Fifty years ago, a remarkable thing happened in America. A pro-peace candidate, George McGovern, won the nomination for one of America’s two major political parties. Of course, McGovern went on to lose big time to Richard Nixon in the fall, but his rise within the Democratic Party, much of it driven by grassroots activism, still inspires hope.
McGovern was right in 1972 in his justly famous “Come home, America” speech after he gained the nomination. It’s time to end overseas wars and military adventurism and heal our divisions here at home. The big problem, of course, is that so many powerful elements within the U.S. thrive best when the masses are kept busy fighting each other.
A friend posted this image on Facebook, which sums up much of America’s predicament today:
To borrow from my father once again, in America the rich are getting richer and the poor poorer. And the rich have neither sympathy nor use for the poor. Unless by “use” you mean soldiers for empire, cleaners for mansions, and so on.
What is to be done? People ask me this a lot, expecting me to have a magical solution. I say fight the best you can, using your skills and the tools at your disposal. But make sure you’re fighting the right people and forces. Don’t fight your neighbors within the terrarium. Fight the powerful who are preventing change by keeping us divided, distracted, and downtrodden.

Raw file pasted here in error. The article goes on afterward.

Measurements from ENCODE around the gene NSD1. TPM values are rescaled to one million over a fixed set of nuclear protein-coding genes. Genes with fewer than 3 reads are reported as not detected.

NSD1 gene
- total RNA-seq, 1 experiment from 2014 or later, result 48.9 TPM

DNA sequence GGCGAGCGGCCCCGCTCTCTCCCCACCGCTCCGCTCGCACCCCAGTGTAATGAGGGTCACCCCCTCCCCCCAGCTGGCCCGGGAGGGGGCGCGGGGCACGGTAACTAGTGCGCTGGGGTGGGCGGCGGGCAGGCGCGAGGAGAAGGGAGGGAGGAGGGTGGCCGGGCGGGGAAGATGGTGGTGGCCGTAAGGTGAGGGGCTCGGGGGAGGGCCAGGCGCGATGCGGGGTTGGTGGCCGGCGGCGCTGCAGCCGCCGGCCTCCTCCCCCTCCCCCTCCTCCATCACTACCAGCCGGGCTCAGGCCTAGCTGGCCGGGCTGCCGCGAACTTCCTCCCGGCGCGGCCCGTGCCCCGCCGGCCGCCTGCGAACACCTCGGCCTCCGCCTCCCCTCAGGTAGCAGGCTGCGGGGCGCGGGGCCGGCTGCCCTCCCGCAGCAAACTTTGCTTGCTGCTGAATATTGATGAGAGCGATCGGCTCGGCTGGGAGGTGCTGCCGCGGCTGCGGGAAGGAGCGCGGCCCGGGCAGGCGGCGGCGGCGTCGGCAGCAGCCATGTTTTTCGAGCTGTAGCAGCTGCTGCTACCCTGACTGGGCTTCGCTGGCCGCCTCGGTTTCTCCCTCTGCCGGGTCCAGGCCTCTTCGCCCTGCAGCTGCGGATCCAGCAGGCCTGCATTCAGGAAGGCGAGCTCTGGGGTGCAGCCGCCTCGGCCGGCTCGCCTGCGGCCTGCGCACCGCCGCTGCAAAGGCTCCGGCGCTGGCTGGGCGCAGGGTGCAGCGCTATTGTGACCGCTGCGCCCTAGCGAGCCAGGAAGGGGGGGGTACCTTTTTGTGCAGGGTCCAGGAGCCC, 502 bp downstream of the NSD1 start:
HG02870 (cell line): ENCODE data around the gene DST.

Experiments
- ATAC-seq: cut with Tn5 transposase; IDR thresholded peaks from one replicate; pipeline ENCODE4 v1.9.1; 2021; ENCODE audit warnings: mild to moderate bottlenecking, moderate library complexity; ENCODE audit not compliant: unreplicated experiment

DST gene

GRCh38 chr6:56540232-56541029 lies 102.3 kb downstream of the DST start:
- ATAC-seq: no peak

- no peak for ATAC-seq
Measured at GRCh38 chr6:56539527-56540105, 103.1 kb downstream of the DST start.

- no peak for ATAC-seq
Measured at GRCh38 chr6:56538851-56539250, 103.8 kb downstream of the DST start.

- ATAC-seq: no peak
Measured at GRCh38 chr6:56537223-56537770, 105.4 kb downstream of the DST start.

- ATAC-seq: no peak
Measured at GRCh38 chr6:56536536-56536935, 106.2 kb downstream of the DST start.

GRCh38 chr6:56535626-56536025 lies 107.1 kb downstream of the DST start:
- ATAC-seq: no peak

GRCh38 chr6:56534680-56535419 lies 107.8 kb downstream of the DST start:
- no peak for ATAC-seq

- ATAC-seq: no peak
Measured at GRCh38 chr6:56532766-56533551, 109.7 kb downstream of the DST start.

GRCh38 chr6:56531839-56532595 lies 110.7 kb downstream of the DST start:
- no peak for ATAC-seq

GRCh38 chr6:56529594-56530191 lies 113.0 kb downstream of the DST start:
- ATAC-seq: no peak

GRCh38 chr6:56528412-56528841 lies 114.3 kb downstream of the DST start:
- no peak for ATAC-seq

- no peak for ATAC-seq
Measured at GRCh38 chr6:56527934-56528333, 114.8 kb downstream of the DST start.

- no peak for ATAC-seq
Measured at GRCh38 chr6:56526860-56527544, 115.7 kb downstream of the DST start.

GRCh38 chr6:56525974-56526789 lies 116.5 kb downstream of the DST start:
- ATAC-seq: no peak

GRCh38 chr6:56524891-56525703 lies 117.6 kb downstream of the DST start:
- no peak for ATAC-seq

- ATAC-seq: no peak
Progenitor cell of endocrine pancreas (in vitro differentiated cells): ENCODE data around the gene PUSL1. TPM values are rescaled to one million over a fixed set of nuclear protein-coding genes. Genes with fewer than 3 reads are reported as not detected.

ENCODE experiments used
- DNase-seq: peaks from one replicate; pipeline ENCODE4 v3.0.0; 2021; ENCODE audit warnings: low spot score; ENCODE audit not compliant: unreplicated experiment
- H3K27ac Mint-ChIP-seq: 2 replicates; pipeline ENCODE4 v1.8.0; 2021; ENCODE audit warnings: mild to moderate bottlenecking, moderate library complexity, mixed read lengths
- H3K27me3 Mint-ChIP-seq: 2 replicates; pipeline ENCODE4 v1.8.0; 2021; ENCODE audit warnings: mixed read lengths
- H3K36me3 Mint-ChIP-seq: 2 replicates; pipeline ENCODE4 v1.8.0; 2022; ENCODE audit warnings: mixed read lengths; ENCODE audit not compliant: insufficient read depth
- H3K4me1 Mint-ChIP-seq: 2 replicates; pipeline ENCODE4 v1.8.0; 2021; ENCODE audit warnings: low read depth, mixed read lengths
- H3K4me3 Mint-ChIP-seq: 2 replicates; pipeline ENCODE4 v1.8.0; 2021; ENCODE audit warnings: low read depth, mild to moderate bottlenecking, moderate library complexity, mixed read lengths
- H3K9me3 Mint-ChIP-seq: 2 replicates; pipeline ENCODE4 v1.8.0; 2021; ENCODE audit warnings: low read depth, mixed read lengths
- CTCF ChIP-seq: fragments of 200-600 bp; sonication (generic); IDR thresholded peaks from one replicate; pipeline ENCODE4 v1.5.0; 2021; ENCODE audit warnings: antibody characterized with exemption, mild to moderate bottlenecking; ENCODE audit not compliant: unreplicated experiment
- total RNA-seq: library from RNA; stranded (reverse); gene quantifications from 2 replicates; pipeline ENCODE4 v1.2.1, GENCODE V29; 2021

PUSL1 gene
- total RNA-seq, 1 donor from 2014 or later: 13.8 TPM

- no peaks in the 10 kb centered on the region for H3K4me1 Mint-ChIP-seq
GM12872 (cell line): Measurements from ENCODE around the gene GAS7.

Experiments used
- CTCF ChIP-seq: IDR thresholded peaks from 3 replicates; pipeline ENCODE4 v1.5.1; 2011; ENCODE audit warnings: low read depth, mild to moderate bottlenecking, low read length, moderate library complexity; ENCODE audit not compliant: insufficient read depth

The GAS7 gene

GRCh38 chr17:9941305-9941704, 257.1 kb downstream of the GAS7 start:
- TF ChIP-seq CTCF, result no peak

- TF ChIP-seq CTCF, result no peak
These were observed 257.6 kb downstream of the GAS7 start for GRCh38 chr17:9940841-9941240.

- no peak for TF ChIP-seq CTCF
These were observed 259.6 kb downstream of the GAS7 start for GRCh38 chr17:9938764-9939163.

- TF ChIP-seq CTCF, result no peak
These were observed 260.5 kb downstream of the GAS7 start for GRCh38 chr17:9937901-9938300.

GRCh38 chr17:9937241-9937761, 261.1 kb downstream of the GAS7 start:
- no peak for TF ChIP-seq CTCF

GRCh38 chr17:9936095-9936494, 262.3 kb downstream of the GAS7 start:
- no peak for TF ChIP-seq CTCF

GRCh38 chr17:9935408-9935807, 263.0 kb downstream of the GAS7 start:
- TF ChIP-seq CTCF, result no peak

Boris Johnson’s victory in Britain is generating predictable headlines in the USA. Scanning the New York Times this morning, I saw a headline suggesting the Democratic Party is drifting too far to the left to win in 2020. What arrant nonsense.
In the mainstream media, political issues in America are almost exclusively presented in terms of left and right. Again, this is nonsense, because America has no leftist party. We have two rightist ones: the Republicans and the moderate Republicans, otherwise known as Democrats.
In America, the true political divide isn’t about left-right; it’s about top-down, as in the richest Americans and corporations against the rest of America. When Bill Gates, Warren Buffett, and Jeff Bezos are worth as much as the bottom 50% of Americans (that’s 160 million people), do you think top-down disparities in wealth and power might just be a bit more important than left–right issues?
At least Warren Buffett is honest about this. “There’s class warfare, all right, but it’s my class, the rich class, that’s making war, and we’re winning.” The only candidate who’s willing to tackle this issue consistently, Bernie Sanders, is the one who’s either ignored or vilified as extreme by the mainstream media.
Sanders is right. America needs a political revolution, one in which workers’ concerns would finally take first rather than last place. And that has nothing to do with being a leftist or rightist.